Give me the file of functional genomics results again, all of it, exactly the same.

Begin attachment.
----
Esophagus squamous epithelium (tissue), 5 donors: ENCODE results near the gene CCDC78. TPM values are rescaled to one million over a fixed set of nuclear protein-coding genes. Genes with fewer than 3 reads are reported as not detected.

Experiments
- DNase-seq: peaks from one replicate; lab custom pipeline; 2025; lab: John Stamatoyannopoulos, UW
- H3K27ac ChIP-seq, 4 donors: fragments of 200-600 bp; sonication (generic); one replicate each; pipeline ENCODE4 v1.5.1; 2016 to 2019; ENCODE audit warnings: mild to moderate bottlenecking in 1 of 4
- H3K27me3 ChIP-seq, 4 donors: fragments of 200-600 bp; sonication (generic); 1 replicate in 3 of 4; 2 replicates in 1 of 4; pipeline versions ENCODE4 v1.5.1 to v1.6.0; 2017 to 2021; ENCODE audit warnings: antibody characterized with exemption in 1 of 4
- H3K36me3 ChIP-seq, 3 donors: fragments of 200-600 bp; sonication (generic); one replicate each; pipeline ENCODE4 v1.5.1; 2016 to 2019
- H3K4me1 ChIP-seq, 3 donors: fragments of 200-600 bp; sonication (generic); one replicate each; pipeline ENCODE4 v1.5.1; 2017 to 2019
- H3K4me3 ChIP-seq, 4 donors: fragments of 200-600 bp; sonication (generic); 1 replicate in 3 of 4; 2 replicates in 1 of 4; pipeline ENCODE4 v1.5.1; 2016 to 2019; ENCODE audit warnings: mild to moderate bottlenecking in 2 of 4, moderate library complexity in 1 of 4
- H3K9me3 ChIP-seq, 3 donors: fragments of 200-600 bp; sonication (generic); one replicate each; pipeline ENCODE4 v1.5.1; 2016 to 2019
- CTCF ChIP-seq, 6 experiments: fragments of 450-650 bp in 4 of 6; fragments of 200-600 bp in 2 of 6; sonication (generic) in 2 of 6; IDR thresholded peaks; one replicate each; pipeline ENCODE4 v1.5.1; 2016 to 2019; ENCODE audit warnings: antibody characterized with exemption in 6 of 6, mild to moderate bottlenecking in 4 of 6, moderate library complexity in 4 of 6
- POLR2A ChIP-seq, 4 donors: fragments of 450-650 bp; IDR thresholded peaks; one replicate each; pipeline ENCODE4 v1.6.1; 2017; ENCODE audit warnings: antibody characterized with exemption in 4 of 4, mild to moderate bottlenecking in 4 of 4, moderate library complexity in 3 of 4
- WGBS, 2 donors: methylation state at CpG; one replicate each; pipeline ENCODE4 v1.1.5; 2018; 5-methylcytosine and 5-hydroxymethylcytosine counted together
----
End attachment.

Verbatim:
Esophagus squamous epithelium (tissue), 5 donors: ENCODE results near the gene CCDC78. TPM values are rescaled to one million over a fixed set of nuclear protein-coding genes. Genes with fewer than 3 reads are reported as not detected.

Experiments
- DNase-seq: peaks from one replicate; lab custom pipeline; 2025; lab: John Stamatoyannopoulos, UW
- H3K27ac ChIP-seq, 4 donors: fragments of 200-600 bp; sonication (generic); one replicate each; pipeline ENCODE4 v1.5.1; 2016 to 2019; ENCODE audit warnings: mild to moderate bottlenecking in 1 of 4
- H3K27me3 ChIP-seq, 4 donors: fragments of 200-600 bp; sonication (generic); 1 replicate in 3 of 4; 2 replicates in 1 of 4; pipeline versions ENCODE4 v1.5.1 to v1.6.0; 2017 to 2021; ENCODE audit warnings: antibody characterized with exemption in 1 of 4
- H3K36me3 ChIP-seq, 3 donors: fragments of 200-600 bp; sonication (generic); one replicate each; pipeline ENCODE4 v1.5.1; 2016 to 2019
- H3K4me1 ChIP-seq, 3 donors: fragments of 200-600 bp; sonication (generic); one replicate each; pipeline ENCODE4 v1.5.1; 2017 to 2019
- H3K4me3 ChIP-seq, 4 donors: fragments of 200-600 bp; sonication (generic); 1 replicate in 3 of 4; 2 replicates in 1 of 4; pipeline ENCODE4 v1.5.1; 2016 to 2019; ENCODE audit warnings: mild to moderate bottlenecking in 2 of 4, moderate library complexity in 1 of 4
- H3K9me3 ChIP-seq, 3 donors: fragments of 200-600 bp; sonication (generic); one replicate each; pipeline ENCODE4 v1.5.1; 2016 to 2019
- CTCF ChIP-seq, 6 experiments: fragments of 450-650 bp in 4 of 6; fragments of 200-600 bp in 2 of 6; sonication (generic) in 2 of 6; IDR thresholded peaks; one replicate each; pipeline ENCODE4 v1.5.1; 2016 to 2019; ENCODE audit warnings: antibody characterized with exemption in 6 of 6, mild to moderate bottlenecking in 4 of 6, moderate library complexity in 4 of 6
- POLR2A ChIP-seq, 4 donors: fragments of 450-650 bp; IDR thresholded peaks; one replicate each; pipeline ENCODE4 v1.6.1; 2017; ENCODE audit warnings: antibody characterized with exemption in 4 of 4, mild to moderate bottlenecking in 4 of 4, moderate library complexity in 3 of 4
- WGBS, 2 donors: methylation state at CpG; one replicate each; pipeline ENCODE4 v1.1.5; 2018; 5-methylcytosine and 5-hydroxymethylcytosine counted together